SMI aims to turn carbon dioxide into fuel
Fuel-cell technology could be used to convert carbon dioxide into usable hydrocarbons and create self-powered desalination plants following new research at Surrey University.
Scientists have already shown that microbes treating wastewater and CO2 passed through molten carbonates can produce electricity.
Now a team at the Surrey Materials Institute (SMI) hopes to create new technology based on these ideas while reducing their energy usage.
Molten carbonate fuel cells (MCFCs) create a mixture of CO2 and hydrogen that the Surrey team argues could be used to create hydrocarbon fuel if it can be produced at a lower, more cost-effective temperature.
This would effectively allow the waste CO2 from existing power stations to be recycled back into fuel.
‘MCFCs operate at a very high temperature, but we think we can do it much lower,’ SMI’s Dr John Varcoe told The Engineer. ‘They may only generate a little electricity but, importantly, they won’t consume any.’
MCFCs are currently being developed by the UK’s Supergen consortium of businesses in the bioenergy sector, funded by the EPSRC.
They work by effectively passing carbon dioxide through a carbonate salt electrolyte at a temperature of around 650°C to create an electric current. The CO2 then combines with the hydrogen that is also fed into the cell at the other side of the electrolyte.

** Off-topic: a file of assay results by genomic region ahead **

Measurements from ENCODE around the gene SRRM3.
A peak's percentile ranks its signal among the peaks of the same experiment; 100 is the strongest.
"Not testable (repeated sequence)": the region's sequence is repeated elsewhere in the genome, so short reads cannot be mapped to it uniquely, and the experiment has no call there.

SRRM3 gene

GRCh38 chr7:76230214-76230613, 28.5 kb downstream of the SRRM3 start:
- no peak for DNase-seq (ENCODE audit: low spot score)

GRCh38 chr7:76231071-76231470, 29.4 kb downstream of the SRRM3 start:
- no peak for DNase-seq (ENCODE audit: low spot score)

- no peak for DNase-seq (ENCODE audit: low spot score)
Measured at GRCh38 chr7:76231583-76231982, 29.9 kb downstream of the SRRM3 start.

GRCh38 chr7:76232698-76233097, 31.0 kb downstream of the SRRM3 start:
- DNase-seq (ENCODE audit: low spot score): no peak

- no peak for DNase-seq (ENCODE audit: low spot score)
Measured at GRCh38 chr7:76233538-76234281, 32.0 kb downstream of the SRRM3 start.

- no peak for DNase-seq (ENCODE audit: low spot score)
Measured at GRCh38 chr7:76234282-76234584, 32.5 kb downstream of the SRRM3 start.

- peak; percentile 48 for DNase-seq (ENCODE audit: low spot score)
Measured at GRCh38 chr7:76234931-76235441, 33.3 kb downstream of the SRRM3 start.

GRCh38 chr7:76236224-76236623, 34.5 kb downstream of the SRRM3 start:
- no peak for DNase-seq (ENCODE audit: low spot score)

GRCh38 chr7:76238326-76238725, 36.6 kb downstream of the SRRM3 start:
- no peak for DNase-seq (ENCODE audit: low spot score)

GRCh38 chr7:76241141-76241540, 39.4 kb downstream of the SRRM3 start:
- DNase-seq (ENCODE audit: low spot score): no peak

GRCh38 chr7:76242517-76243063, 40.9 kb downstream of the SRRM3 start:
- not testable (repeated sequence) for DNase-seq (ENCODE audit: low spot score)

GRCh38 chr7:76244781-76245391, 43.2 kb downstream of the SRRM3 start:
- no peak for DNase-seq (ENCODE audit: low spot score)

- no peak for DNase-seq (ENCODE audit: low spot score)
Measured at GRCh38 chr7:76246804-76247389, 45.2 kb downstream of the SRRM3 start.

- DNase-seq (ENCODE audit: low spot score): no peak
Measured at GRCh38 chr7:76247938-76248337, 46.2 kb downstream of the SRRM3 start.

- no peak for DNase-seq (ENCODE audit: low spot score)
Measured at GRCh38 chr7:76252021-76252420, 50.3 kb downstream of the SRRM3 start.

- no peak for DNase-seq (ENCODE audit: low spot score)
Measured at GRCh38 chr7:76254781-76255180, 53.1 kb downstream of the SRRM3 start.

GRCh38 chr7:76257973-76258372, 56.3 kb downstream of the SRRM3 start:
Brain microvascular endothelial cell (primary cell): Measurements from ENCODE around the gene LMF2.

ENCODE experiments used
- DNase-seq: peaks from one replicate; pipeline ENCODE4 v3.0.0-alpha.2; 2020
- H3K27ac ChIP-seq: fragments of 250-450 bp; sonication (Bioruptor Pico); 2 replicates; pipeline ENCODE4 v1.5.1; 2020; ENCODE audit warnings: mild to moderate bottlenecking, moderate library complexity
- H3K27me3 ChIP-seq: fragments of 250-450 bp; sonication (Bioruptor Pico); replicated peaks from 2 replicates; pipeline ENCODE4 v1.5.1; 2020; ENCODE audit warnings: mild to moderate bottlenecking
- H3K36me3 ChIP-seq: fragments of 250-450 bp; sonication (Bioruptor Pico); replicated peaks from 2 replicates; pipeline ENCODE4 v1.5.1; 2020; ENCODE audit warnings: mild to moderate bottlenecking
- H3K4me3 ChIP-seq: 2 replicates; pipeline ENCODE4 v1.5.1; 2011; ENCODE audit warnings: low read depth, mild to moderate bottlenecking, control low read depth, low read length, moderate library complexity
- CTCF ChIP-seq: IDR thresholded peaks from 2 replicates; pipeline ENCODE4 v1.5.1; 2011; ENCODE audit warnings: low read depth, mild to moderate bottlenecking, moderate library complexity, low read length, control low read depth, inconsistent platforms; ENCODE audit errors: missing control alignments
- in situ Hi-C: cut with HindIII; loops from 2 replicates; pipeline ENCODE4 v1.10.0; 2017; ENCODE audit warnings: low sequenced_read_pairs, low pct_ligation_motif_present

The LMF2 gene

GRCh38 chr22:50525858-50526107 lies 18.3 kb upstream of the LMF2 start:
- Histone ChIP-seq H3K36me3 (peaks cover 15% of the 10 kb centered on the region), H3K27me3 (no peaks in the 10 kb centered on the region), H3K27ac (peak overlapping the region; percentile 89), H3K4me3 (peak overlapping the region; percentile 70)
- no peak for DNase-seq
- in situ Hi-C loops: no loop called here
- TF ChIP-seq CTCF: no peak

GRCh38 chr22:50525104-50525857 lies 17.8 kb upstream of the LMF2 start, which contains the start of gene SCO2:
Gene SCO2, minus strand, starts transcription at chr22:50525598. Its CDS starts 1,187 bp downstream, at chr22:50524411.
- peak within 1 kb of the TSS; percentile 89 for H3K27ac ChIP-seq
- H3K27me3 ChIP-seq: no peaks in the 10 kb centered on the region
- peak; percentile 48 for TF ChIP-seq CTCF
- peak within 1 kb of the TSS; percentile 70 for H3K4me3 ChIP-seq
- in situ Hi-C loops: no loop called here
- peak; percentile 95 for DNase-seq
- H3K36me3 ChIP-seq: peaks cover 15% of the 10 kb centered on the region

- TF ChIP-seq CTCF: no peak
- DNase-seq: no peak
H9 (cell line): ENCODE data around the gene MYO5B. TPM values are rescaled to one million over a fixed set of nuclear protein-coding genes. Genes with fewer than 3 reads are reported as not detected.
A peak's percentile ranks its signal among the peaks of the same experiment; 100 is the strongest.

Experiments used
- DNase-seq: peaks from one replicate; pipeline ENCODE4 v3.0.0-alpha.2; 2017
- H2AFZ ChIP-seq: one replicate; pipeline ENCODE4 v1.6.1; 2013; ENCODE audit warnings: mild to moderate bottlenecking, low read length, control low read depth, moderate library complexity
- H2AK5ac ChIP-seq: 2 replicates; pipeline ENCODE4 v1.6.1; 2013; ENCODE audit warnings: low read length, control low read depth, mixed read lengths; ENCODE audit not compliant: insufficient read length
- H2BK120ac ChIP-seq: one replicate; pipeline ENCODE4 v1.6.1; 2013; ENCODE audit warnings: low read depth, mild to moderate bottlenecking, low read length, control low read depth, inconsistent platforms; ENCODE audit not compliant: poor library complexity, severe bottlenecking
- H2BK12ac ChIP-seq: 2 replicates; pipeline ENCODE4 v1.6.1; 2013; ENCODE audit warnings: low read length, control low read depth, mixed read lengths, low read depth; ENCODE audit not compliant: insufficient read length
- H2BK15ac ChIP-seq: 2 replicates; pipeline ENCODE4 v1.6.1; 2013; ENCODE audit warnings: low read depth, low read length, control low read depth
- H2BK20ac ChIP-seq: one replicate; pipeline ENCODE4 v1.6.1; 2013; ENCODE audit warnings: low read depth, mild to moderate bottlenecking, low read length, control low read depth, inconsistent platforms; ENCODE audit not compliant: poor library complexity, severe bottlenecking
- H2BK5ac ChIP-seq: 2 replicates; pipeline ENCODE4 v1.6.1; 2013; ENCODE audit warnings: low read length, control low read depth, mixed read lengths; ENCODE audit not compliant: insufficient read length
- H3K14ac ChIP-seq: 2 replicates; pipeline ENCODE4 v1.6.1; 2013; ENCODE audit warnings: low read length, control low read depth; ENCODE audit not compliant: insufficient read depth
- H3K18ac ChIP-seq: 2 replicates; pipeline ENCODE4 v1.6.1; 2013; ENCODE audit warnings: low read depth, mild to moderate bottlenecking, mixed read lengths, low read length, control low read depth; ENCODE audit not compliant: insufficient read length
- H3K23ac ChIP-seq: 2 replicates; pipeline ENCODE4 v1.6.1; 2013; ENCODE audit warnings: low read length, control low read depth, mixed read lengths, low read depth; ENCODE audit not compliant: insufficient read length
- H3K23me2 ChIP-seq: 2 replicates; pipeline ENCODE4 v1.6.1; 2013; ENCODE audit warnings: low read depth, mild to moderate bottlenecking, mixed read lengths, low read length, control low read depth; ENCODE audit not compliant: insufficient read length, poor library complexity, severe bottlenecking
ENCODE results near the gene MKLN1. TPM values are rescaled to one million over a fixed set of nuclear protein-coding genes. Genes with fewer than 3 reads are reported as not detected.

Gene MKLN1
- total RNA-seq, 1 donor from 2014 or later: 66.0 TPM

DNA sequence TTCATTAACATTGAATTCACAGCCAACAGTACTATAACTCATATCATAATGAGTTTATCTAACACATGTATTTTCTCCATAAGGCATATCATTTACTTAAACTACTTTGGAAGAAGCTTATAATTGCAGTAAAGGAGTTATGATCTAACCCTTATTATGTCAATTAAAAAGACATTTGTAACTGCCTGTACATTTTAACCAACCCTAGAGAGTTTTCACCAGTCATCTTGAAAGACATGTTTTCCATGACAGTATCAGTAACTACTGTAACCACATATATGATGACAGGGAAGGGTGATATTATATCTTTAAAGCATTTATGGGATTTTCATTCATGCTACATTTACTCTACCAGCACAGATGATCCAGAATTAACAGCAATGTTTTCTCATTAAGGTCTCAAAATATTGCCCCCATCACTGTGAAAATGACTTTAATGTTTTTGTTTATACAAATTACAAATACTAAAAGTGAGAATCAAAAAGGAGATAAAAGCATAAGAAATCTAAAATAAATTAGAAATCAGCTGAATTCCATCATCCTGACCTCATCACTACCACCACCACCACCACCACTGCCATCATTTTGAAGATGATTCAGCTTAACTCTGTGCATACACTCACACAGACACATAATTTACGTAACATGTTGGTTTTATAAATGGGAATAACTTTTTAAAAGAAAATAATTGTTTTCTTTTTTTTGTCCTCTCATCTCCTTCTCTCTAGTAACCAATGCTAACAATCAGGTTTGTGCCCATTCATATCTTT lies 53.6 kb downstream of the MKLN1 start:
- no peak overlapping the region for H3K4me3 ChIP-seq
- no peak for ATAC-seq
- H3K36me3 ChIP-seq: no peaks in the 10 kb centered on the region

‘I am proposing low-temperature carbonate fuel cells containing polymer membranes that work in the same way,’ said Varcoe, who is aiming for temperatures between 50 and 100oC.
SMI also hopes to develop membrane technology to create self-powered desalination systems using microbial fuel cells. These cells rely on microbes to consume the organic material in wastewater, effectively cleaning it while producing an electric charge from protons and electrons that are released.
If salt water is run through the middle of the cell, separated from the two electrodes by exchange membranes, then the positive and negative charges of the cell will pull the salt ions through the membranes and leave the water desalinated.
‘The idea would be to have wastewater and desalination plants next to each other,’ said Varcoe.
‘We need to develop membranes that are resistant to biofouling, where the bacteria effectively clog up the membranes. We have already developed highly conductive membranes and now we need to tailor the chemistry to make them more resistant.’
David Willets, the universities and science minister, used a speech yesterday at the Farnborough International Airshow to award Varcoe a leadership fellowship from the EPSRC in order to continue the work.